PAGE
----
sonatas. For Bach, Pisendel was the greatest German violinist and his friend since 1709, when
they met in Weimar. He learned a great deal from him in terms of instrumental and idiomatic
writing, and eventually sent his eldest son Wilhelm Friedemann for violin instruction to
Pisendel’s pupil Graun, in Dresden.

Gottfried Heinrich Stölzel (1690-1749), another contemporary of Bach, was more prolific as a
composer of chamber music. He was active in the Leipzig Collegium Musicum founded by
Telemann between 1707 and 1710, and most likely knew Pisendel as well. His trio sonatas show
the influence of Vivaldi, Marcello and Albinoni. The works per se are not particularly

Werner Breig, “The Instrumental Music”, in The Cambridge Companion to Bach, edited by
John Butt (Cambridge: Cambridge University Press, 1997), 130.
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remarkable, but Pisendel and Stölzel did help establish the chamber sonata in Germany, and set
the stage for Bach’s masterworks.

Also of note is Bach’s almost exact contemporary George Frideric Handel (1685-1759). Bach’s
sonatas are surprisingly similar in form and structure to Handel’s, although BWV 1014-1019 are
on a larger scale and carry a deeper purpose. Handel was chiefly concerned with opera and
oratorios, and with no apparent interest in pedagogy like Bach, wrote his trio and solo sonatas on
a relatively undemanding scale. Furthermore, in his circle, instrumental music was considered
inferior to the large-scale vocal works he was famous for. Despite sharing a similar framework,
Bach’s sonatas are notably different. A greater technical skill is expected of the performers, as
well as a wide range of expression and a particular skill for clarity in bringing out the rich
polyphony and handling of the voices. Bach’s fast movements might not display as much variety
as the slow ones, but all of them carry an almost encyclopedic wealth of musical experience.

Bach’s use of the violin:

The main characteristic that differentiates Bach’s sonatas from those by his contemporaries is
that these are not vehicles for virtuosic display. Alas, in Bach’s set we do not find showy
variations ala Corelli, Leclair or Geminiani, capriccios as the ones found in Locatelli’s
comprehensive L’Arte del Violino, the programmatic pyrotechnics found in Tartini’s Devil’s
Trill sonata, or the copious use of double-stops and scordatura found in the works of his
compatriots Walther and Biber. Influences of 17th century violin playing in Germany are clearly
present in Bach’s unaccompanied works for violin, but except for a number of accompanying
eighth-note passages, double-stops are almost inexistent in his sonatas for violin and cembalo.
Regarding ornamentation, Bach was always a conservative. The sonatas, like most of his output,
are intended to be performed “come stá”, a practice that is also present in works ranging from
Buonamente to Veracini. Every voice is for the most part written out, with less room for
improvisation than in most works of the time. On one hand, this practice was taken as a
precaution against excessive ornamentation, a custom that was unfortunately becoming the norm
for many performers and violinist-composers towards the end of the Baroque, which bordered on
the incomprehensible. On the other, it also stands for Bach’s clear intentions for the voicing and
structure of the works.


It is difficult to generalize about Bach’s accompanied sonatas since, unlike numerous ones by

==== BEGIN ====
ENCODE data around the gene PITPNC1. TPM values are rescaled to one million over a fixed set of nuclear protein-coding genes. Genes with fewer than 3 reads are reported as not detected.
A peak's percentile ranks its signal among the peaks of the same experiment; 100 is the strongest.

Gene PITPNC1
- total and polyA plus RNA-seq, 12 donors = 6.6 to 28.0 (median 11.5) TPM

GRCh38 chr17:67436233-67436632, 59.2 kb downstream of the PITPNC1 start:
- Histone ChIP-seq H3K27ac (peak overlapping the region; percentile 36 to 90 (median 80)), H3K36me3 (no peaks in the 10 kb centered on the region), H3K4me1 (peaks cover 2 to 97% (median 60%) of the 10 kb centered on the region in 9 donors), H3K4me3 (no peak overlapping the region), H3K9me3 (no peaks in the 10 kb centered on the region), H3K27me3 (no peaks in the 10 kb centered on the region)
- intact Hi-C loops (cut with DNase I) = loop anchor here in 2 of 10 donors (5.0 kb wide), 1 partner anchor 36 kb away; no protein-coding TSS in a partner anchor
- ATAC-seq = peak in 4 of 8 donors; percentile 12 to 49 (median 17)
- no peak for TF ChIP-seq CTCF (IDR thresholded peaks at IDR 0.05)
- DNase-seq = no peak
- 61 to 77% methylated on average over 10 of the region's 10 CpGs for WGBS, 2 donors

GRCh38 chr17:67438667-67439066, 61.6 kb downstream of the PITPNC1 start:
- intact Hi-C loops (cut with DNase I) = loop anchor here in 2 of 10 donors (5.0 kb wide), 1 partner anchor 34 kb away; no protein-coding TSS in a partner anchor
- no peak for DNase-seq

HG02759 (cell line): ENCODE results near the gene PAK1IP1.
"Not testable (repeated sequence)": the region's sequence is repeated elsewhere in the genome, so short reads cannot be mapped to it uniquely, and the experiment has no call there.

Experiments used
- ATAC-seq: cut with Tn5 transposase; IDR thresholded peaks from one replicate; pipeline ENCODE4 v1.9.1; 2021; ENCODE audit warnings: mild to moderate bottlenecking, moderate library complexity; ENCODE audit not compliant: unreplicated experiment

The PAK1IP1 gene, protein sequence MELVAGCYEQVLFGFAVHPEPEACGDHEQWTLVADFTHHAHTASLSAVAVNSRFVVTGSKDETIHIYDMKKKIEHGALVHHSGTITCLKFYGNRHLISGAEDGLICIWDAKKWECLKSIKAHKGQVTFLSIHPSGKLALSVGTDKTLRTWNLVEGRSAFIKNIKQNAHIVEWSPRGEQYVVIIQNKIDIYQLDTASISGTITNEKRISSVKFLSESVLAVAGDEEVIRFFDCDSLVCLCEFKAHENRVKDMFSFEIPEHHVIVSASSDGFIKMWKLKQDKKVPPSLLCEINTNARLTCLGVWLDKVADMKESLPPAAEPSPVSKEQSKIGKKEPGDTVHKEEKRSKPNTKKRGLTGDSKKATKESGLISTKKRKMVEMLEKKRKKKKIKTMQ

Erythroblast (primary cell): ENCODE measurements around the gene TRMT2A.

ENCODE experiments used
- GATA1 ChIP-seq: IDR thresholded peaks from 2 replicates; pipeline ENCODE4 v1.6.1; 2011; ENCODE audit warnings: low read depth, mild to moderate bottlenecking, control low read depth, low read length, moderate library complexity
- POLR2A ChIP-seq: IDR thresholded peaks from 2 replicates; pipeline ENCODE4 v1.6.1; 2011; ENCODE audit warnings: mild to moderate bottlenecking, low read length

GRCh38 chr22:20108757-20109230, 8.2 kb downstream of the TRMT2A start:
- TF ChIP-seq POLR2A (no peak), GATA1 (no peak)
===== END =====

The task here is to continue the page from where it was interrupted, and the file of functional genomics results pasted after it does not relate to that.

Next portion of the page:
more prolific masters, no two works are really alike. For the most part of his violin and cembalo
output, Bach wrote da chiesa sonatas, the only exception being BWV 1019. Although Bach was
greatly influenced by François Couperin (1668-1733) and his presence is felt in Bach’s keyboard
suites, orchestral suites, and even in the unaccompanied violin partitas, this is not so evident in
his ensemble chamber music. The transformation in the role of the continuo from an
accompanying to a full partner is anticipated in the Frenchman’s music, but comes to full fruition
in Bach’s. Stylistically Bach was in essence a contrapuntalist, even so in those relatively few
movements in binary form, and when he would put on display the intricacies and his mastery of
counterpoint, no one came close to being his equal.
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In Bach’s sonatas the movements are usually separate, but in some cases (the third movement of
BWV 1017, the first movements of 1016 and 1018, and the second of 1019), a slow movement
ends on a dominant chord followed by the tonic at the beginning of the next movement.
Nearly all the sonatas in major contain at least one movement in minor and vice versa, and
besides the few movements in binary form, the principle of thematic evolution and harmonic
modulation to dominant, subdominant (in BWV 1019), and possibly other keys determines the
form of the movement.

As mentioned before, Bach inherited the basic format established by Corelli in his Church
Sonatas: a slow, impressive opening movement, followed by a more or less fugal fast movement,
a lighter, more loosely constructed slow movement, and a fast, dance-like finale. This sequence
of movements proved to be a model of measure and proportion, and “stands on equal footing
with Beethoven’s classic sonata model” (Vogt, 93). In Bach’s sonatas, more so than in works by
other composers, structure plays an essential role in the success of the piece. The Florentine
Francesco Maria Veracini (1690-1768) recommends playing only three or four of the movements
of his own Sonate Accademicche in order to “achieve a sonata of just proportions”. This practice
would be unthinkable in Bach’s sonatas, even in the five movement suite-like BWV 1019.

Bach adheres to this format in a surprisingly disciplined way, and it is remarkable that he
achieves considerable variety between the sonatas. Obviously, there are still inevitable
exceptions to the Corellian model, such as the opening siciliano of the c minor sonata or the
toccata-like prelude of the E Major sonata.
As stated above, Bach has been universally lauded as the master of the fugue. It is no surprise